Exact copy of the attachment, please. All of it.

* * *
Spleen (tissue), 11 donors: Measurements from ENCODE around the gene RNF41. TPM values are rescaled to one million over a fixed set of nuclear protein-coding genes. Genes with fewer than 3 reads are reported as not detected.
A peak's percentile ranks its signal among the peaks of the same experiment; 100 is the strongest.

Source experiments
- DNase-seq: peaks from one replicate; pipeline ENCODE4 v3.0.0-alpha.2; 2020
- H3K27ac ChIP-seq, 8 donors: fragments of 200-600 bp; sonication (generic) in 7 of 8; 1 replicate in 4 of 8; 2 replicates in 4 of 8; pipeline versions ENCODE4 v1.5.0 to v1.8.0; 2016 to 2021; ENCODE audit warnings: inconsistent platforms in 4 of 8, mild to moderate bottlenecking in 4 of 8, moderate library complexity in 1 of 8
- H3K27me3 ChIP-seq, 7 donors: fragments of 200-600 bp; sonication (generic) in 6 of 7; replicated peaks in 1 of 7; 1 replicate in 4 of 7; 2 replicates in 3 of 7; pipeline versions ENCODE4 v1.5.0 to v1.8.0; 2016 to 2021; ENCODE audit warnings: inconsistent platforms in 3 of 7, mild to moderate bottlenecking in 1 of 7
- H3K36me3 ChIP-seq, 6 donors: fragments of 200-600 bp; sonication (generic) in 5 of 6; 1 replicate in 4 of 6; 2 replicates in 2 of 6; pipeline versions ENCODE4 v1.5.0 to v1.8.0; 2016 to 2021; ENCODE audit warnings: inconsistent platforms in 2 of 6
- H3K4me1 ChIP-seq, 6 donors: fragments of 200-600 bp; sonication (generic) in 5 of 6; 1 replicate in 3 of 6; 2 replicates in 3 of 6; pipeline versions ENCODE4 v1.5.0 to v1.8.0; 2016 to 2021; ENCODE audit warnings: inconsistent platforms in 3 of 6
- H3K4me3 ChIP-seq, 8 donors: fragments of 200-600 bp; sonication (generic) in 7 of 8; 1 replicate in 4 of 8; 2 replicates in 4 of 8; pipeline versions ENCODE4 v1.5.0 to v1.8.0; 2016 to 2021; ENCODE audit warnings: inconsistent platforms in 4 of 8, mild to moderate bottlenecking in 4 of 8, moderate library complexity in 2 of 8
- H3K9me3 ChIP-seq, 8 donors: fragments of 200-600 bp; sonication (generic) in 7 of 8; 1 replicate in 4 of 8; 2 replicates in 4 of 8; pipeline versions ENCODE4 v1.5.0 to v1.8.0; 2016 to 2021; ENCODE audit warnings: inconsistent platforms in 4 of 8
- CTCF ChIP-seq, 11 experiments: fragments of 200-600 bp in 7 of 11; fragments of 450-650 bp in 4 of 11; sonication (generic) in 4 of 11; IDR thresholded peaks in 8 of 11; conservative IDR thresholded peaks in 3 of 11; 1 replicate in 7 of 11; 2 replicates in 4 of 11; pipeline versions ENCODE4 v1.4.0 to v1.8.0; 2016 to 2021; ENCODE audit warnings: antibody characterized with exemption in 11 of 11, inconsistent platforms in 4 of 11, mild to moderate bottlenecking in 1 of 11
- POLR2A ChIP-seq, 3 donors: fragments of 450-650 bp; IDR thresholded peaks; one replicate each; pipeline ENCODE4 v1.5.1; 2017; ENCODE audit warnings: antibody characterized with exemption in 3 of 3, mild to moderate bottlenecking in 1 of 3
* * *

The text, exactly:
Spleen (tissue), 11 donors: Measurements from ENCODE around the gene RNF41. TPM values are rescaled to one million over a fixed set of nuclear protein-coding genes. Genes with fewer than 3 reads are reported as not detected.
A peak's percentile ranks its signal among the peaks of the same experiment; 100 is the strongest.

Source experiments
- DNase-seq: peaks from one replicate; pipeline ENCODE4 v3.0.0-alpha.2; 2020
- H3K27ac ChIP-seq, 8 donors: fragments of 200-600 bp; sonication (generic) in 7 of 8; 1 replicate in 4 of 8; 2 replicates in 4 of 8; pipeline versions ENCODE4 v1.5.0 to v1.8.0; 2016 to 2021; ENCODE audit warnings: inconsistent platforms in 4 of 8, mild to moderate bottlenecking in 4 of 8, moderate library complexity in 1 of 8
- H3K27me3 ChIP-seq, 7 donors: fragments of 200-600 bp; sonication (generic) in 6 of 7; replicated peaks in 1 of 7; 1 replicate in 4 of 7; 2 replicates in 3 of 7; pipeline versions ENCODE4 v1.5.0 to v1.8.0; 2016 to 2021; ENCODE audit warnings: inconsistent platforms in 3 of 7, mild to moderate bottlenecking in 1 of 7
- H3K36me3 ChIP-seq, 6 donors: fragments of 200-600 bp; sonication (generic) in 5 of 6; 1 replicate in 4 of 6; 2 replicates in 2 of 6; pipeline versions ENCODE4 v1.5.0 to v1.8.0; 2016 to 2021; ENCODE audit warnings: inconsistent platforms in 2 of 6
- H3K4me1 ChIP-seq, 6 donors: fragments of 200-600 bp; sonication (generic) in 5 of 6; 1 replicate in 3 of 6; 2 replicates in 3 of 6; pipeline versions ENCODE4 v1.5.0 to v1.8.0; 2016 to 2021; ENCODE audit warnings: inconsistent platforms in 3 of 6
- H3K4me3 ChIP-seq, 8 donors: fragments of 200-600 bp; sonication (generic) in 7 of 8; 1 replicate in 4 of 8; 2 replicates in 4 of 8; pipeline versions ENCODE4 v1.5.0 to v1.8.0; 2016 to 2021; ENCODE audit warnings: inconsistent platforms in 4 of 8, mild to moderate bottlenecking in 4 of 8, moderate library complexity in 2 of 8
- H3K9me3 ChIP-seq, 8 donors: fragments of 200-600 bp; sonication (generic) in 7 of 8; 1 replicate in 4 of 8; 2 replicates in 4 of 8; pipeline versions ENCODE4 v1.5.0 to v1.8.0; 2016 to 2021; ENCODE audit warnings: inconsistent platforms in 4 of 8
- CTCF ChIP-seq, 11 experiments: fragments of 200-600 bp in 7 of 11; fragments of 450-650 bp in 4 of 11; sonication (generic) in 4 of 11; IDR thresholded peaks in 8 of 11; conservative IDR thresholded peaks in 3 of 11; 1 replicate in 7 of 11; 2 replicates in 4 of 11; pipeline versions ENCODE4 v1.4.0 to v1.8.0; 2016 to 2021; ENCODE audit warnings: antibody characterized with exemption in 11 of 11, inconsistent platforms in 4 of 11, mild to moderate bottlenecking in 1 of 11
- POLR2A ChIP-seq, 3 donors: fragments of 450-650 bp; IDR thresholded peaks; one replicate each; pipeline ENCODE4 v1.5.1; 2017; ENCODE audit warnings: antibody characterized with exemption in 3 of 3, mild to moderate bottlenecking in 1 of 3